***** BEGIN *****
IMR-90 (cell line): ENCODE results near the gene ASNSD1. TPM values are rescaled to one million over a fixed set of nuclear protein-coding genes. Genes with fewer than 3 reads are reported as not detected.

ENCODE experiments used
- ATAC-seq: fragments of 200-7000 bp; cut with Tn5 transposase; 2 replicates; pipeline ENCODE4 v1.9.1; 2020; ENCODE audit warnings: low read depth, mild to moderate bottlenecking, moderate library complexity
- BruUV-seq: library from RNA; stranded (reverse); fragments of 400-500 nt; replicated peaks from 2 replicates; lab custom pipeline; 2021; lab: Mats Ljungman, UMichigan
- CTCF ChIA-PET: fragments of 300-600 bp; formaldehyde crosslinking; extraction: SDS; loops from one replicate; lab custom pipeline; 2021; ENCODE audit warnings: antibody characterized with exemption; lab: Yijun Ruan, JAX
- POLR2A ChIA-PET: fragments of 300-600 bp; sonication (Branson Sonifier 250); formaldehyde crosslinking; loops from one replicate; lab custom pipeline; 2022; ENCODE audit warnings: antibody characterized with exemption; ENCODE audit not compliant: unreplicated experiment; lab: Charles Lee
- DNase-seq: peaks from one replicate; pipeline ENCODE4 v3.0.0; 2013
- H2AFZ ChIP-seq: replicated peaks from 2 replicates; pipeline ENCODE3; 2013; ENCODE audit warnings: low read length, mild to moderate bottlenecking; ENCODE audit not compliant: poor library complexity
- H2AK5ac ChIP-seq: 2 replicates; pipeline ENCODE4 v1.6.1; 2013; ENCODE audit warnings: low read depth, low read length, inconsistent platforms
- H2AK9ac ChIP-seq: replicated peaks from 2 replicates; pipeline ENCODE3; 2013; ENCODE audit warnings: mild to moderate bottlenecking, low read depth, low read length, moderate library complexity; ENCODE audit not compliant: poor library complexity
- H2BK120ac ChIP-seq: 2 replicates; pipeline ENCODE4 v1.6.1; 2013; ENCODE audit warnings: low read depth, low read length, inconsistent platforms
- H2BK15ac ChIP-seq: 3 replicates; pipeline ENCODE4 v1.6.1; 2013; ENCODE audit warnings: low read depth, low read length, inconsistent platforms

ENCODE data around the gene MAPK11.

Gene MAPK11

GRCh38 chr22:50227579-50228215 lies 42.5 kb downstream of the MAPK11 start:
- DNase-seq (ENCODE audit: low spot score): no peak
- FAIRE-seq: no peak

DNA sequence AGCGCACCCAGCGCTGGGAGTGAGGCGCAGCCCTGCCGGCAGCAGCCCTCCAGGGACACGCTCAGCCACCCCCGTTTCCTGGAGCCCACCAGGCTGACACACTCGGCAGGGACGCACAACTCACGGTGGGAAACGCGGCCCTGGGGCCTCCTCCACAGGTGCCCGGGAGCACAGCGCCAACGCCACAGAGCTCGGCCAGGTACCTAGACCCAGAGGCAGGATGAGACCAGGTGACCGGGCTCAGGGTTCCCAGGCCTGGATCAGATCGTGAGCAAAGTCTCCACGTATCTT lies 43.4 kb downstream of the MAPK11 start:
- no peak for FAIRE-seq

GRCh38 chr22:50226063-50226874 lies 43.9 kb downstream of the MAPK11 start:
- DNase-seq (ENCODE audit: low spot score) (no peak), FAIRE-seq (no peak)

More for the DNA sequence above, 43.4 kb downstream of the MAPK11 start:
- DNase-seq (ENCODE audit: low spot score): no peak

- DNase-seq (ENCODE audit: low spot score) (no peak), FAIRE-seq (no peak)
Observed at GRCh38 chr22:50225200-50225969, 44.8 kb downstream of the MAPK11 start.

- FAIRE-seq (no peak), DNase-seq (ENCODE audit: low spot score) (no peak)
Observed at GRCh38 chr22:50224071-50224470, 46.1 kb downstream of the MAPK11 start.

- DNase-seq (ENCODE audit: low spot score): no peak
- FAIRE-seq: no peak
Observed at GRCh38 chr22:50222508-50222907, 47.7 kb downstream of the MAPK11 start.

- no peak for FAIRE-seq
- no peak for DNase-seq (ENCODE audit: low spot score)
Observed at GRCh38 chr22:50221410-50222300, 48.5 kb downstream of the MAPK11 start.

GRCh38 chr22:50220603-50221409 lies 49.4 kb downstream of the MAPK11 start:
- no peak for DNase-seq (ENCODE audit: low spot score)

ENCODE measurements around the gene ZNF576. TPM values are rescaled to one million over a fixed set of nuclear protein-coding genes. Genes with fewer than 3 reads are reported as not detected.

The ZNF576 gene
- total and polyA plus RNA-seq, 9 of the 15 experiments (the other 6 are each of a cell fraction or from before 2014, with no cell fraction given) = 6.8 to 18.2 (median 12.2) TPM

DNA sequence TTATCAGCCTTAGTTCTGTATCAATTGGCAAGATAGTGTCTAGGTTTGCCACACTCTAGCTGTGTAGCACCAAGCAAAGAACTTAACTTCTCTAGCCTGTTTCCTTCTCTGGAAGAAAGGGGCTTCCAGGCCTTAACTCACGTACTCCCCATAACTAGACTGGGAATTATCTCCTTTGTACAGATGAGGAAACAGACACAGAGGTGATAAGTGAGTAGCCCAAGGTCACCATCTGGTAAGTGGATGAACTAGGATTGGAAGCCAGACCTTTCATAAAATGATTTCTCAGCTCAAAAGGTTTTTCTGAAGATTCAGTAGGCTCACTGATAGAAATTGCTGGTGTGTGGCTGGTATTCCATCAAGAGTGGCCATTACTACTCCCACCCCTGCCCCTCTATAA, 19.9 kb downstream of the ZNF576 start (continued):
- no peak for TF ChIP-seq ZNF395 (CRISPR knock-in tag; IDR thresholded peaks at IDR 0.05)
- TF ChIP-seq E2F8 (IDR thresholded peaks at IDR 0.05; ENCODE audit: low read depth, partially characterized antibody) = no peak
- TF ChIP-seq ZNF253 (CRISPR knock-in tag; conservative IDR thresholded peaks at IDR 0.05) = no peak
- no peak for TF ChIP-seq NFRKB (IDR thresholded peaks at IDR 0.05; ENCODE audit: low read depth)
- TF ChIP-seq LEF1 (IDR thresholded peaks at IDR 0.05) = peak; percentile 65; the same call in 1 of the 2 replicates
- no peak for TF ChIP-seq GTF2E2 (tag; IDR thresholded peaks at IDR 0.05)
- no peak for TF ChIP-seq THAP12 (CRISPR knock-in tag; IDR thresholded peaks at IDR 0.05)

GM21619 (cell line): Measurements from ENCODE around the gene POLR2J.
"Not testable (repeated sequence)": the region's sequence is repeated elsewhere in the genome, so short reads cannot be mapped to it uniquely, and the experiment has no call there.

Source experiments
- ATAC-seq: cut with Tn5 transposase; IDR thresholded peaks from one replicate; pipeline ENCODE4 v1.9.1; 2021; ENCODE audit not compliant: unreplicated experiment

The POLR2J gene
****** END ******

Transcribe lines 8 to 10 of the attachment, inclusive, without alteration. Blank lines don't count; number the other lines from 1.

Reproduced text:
- H2AFZ ChIP-seq: replicated peaks from 2 replicates; pipeline ENCODE3; 2013; ENCODE audit warnings: low read length, mild to moderate bottlenecking; ENCODE audit not compliant: poor library complexity
- H2AK5ac ChIP-seq: 2 replicates; pipeline ENCODE4 v1.6.1; 2013; ENCODE audit warnings: low read depth, low read length, inconsistent platforms
- H2AK9ac ChIP-seq: replicated peaks from 2 replicates; pipeline ENCODE3; 2013; ENCODE audit warnings: mild to moderate bottlenecking, low read depth, low read length, moderate library complexity; ENCODE audit not compliant: poor library complexity